Damon Runyon and Bob Hope make a terrific combination in The Lemon Drop Kid (1951). Based on a short story by Damon Runyon, the film is filled with the usual Runyon collection of colorful and humorous, unlike crooks in real life, gangsters. Hope takes center stage as the Lemon Drop Kid, a cowardly and incompetent, in other words the personae Hope normally assumed in his film comedies of this period, racetrack tout. He dreams up a scam involving the establishment of an old age home for old gangster wives and molls in order to pay off gangster Moose Moran the $10,000.00 he owes him, and to escape Moose having surgery performed upon him sans anesthesia. In the end, nobler sentiments stir within him, and Hope foils the gangsters, saves the old age home and stages an affecting reunion on Christmas eve between an elderly gangster released from prison and his wife, Nellie Thursday, after whom the old age home is named. Hope is ably supported by a superb cast including Lloyd Nolan, William Frawley and Marilyn Maxwell. The song Silver Bells featured in the video clip at the beginning of this post, which has become a Christmas favorite, made its debut in this film.
The Emperor was widely regarded as the savior of Rome. The son of slaves he had fought his way to power against the enemies of Rome. After a half century of chaos he brought order and unity to Rome, crushing pretenders to the imperial purple and restoring the borders of the Empire against the barbarian tribes. Under his tetrarchy system Rome would be ruled by two Emperors and two Caesars who would eventually succeed the Emperors. Peace now reigned in the Empire after decades of strife. Small wonder that Gaius Aurelius Valerius Diocletianus, better known to history as Diocletian, was hailed as a second Romulus, a second founder of Rome. Read the rest of this entry »
In preparation for a forthcoming post on the life of Catholic convert Bob Hope, I have been reviewing his work. Eddie Foy and the Seven Little Foys (1955) is a highly interesting Bob Hope comedy/drama. It is amusing like most Bob Hope films, but I have also found it intriguing because Hope portrays Foy at the beginning of the film as a selfish loner who wants absolutely nothing to do with a wife, let alone kids. In the film his ambitions to lead a selfish solitary life are thwarted by love. First, love for his wife and then, after her death, love for their numerous children. At the end of the film we even see love of God starting to enter into Foy’s life. His attempt to lead a life devoted to self alone ends in flat failure!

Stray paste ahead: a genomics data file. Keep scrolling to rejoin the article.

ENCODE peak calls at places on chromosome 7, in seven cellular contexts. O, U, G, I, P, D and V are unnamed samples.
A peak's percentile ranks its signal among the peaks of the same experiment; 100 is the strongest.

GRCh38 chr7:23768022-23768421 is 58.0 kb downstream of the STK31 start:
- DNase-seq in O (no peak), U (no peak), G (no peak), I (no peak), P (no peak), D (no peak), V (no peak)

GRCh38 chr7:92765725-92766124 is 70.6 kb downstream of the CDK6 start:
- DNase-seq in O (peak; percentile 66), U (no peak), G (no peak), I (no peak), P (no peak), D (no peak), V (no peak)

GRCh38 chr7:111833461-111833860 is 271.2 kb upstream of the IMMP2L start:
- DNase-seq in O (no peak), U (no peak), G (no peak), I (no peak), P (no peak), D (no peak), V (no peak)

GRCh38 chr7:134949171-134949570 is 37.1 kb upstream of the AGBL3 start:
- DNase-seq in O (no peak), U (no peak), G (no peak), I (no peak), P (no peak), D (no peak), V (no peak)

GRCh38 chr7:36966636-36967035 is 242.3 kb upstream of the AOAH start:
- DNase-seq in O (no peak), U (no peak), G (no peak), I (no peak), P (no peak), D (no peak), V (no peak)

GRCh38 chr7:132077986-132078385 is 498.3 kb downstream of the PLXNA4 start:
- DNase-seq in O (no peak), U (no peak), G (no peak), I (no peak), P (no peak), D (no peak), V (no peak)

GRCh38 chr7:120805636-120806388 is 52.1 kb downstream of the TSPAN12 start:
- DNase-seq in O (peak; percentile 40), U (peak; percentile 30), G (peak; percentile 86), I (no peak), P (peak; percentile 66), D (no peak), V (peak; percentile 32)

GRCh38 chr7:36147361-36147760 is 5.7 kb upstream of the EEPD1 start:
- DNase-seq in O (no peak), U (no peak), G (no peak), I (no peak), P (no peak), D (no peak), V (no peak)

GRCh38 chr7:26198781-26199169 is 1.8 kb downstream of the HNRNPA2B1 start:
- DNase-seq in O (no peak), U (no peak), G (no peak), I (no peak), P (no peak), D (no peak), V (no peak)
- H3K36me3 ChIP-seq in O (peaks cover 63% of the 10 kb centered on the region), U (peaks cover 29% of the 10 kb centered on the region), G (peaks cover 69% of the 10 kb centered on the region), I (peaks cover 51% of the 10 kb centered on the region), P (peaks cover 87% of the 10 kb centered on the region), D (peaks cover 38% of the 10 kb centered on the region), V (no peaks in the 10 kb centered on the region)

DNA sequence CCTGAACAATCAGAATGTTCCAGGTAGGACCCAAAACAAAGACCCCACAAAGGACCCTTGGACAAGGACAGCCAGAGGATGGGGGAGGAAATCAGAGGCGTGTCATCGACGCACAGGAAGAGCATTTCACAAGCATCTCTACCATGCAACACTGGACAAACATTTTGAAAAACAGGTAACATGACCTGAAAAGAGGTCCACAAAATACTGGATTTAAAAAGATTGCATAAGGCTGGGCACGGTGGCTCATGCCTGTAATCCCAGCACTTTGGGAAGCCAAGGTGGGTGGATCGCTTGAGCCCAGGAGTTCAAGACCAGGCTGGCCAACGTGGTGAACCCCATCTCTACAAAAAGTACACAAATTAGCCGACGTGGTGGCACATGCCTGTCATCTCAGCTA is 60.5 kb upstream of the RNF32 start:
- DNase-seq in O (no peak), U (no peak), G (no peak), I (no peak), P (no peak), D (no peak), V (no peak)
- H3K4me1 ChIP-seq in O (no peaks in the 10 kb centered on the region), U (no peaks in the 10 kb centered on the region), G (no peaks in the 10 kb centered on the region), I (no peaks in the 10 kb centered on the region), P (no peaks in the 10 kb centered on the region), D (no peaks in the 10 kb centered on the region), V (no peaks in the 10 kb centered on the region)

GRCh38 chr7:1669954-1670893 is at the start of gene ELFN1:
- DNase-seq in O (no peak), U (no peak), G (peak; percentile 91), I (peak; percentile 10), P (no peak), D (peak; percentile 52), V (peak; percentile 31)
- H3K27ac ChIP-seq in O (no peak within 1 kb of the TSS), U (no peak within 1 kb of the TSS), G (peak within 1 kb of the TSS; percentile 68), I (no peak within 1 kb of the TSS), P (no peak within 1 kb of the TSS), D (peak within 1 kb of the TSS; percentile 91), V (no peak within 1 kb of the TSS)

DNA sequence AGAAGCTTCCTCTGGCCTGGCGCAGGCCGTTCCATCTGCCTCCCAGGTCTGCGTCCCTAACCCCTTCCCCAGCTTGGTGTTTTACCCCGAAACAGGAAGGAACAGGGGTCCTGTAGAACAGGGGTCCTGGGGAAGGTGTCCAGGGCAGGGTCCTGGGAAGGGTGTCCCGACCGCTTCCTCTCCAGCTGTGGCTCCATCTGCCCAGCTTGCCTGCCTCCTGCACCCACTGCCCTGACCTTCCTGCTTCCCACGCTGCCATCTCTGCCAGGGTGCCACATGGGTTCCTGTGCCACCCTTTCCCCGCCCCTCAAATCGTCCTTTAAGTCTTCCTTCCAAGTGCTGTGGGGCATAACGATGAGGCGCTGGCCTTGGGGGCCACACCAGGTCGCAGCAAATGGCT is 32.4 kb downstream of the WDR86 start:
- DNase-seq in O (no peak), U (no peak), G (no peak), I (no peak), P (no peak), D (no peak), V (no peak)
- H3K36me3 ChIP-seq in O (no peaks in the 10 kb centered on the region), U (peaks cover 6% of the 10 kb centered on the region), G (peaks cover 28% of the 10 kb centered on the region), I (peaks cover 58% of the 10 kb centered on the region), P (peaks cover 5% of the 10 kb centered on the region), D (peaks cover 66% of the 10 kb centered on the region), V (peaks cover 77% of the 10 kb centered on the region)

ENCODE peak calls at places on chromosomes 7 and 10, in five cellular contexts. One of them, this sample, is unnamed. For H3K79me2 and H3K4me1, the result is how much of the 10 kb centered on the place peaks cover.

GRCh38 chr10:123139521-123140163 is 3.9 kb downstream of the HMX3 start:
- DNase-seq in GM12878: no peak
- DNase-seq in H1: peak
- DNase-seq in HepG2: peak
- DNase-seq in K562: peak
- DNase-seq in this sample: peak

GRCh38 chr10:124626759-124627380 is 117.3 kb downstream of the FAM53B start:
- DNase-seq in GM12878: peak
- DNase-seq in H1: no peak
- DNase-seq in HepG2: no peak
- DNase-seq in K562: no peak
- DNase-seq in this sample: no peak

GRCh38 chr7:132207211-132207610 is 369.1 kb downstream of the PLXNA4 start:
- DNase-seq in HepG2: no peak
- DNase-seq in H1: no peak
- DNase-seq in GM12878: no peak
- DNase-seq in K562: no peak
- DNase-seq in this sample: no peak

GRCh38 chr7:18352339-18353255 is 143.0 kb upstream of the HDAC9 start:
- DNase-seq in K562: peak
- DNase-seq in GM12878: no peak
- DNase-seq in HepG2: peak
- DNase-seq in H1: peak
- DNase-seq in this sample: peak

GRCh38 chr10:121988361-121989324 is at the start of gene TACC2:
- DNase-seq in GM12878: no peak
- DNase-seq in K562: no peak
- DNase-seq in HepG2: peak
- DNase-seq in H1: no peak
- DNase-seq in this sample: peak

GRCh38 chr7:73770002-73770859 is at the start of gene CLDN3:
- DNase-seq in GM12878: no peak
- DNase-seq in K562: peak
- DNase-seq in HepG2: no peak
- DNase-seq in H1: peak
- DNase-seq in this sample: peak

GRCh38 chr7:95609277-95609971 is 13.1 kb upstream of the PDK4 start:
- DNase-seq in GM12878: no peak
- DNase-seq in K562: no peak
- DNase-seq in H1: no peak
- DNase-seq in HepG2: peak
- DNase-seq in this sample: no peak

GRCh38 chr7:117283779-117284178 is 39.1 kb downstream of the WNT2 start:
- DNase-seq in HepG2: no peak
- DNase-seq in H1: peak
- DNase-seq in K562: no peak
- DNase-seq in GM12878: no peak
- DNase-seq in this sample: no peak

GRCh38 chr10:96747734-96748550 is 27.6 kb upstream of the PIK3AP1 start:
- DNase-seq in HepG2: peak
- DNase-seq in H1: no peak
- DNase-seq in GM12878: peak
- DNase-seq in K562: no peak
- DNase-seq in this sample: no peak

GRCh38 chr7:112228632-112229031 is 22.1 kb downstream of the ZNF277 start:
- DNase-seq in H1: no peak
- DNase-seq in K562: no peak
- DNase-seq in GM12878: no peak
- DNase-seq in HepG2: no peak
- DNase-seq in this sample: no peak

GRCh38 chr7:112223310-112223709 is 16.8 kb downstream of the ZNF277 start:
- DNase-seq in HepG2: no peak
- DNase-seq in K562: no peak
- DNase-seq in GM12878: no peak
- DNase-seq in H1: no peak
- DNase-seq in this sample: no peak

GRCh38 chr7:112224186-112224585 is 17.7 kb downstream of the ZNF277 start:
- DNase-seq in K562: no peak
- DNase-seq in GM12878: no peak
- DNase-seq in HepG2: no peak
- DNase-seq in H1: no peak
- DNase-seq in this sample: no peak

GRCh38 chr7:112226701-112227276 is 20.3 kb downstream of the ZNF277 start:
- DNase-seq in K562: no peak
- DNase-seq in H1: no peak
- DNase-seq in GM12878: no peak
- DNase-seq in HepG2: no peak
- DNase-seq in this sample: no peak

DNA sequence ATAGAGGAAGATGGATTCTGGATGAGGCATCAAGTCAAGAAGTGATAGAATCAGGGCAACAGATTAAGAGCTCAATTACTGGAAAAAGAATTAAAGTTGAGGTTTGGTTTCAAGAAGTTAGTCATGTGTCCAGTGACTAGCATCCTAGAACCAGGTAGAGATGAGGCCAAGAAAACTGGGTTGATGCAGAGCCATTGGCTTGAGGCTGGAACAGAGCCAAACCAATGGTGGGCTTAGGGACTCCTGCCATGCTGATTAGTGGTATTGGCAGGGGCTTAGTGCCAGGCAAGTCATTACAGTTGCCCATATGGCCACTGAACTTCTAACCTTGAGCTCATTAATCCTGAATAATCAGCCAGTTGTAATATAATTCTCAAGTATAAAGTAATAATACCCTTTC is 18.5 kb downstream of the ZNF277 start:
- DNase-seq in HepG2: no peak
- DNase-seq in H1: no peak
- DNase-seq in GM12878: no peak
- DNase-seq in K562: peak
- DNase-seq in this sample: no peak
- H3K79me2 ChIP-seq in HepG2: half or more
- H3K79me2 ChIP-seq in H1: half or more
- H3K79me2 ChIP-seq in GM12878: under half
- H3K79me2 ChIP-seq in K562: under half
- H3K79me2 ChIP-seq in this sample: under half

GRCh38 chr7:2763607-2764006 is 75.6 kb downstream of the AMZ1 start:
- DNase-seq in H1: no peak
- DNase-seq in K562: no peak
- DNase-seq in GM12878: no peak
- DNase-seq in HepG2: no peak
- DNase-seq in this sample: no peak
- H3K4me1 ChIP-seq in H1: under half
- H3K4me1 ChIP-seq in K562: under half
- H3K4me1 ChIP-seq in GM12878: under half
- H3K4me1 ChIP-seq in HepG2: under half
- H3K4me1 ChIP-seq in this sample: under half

Like most Hollywood films some of the details of the actual Foy and his children are distorted, but it does not deter from the central message of the film. Humans only have true happiness by loving others and doing good for them. It seems a simple enough concept, and it certainly lies at the heart of Catholicism, but most of the evil in the world is a testament to how elusive many people find this core truth of human life.
I cannot leave this film without showing the clip of the legendary dance routine between Bob Hope and James Cagney, reprising his role from Yankee Doodle Dandy as James M. Cohan. Cagney had his salary for the role donated to charity, regarding it as a tribute to Eddie Foy, who in the twenties had helped out struggling young actors.
Update: Here is the opening of the film which details how Foy was determined to remain single, and his resounding failure in that effort!
Bob Hope was a Republican, but, above all, he was a comedian, and he never let politics stand in the way of a good punch line. A death bed Catholic convert like John Wayne, he will be the subject of a future post here on AC.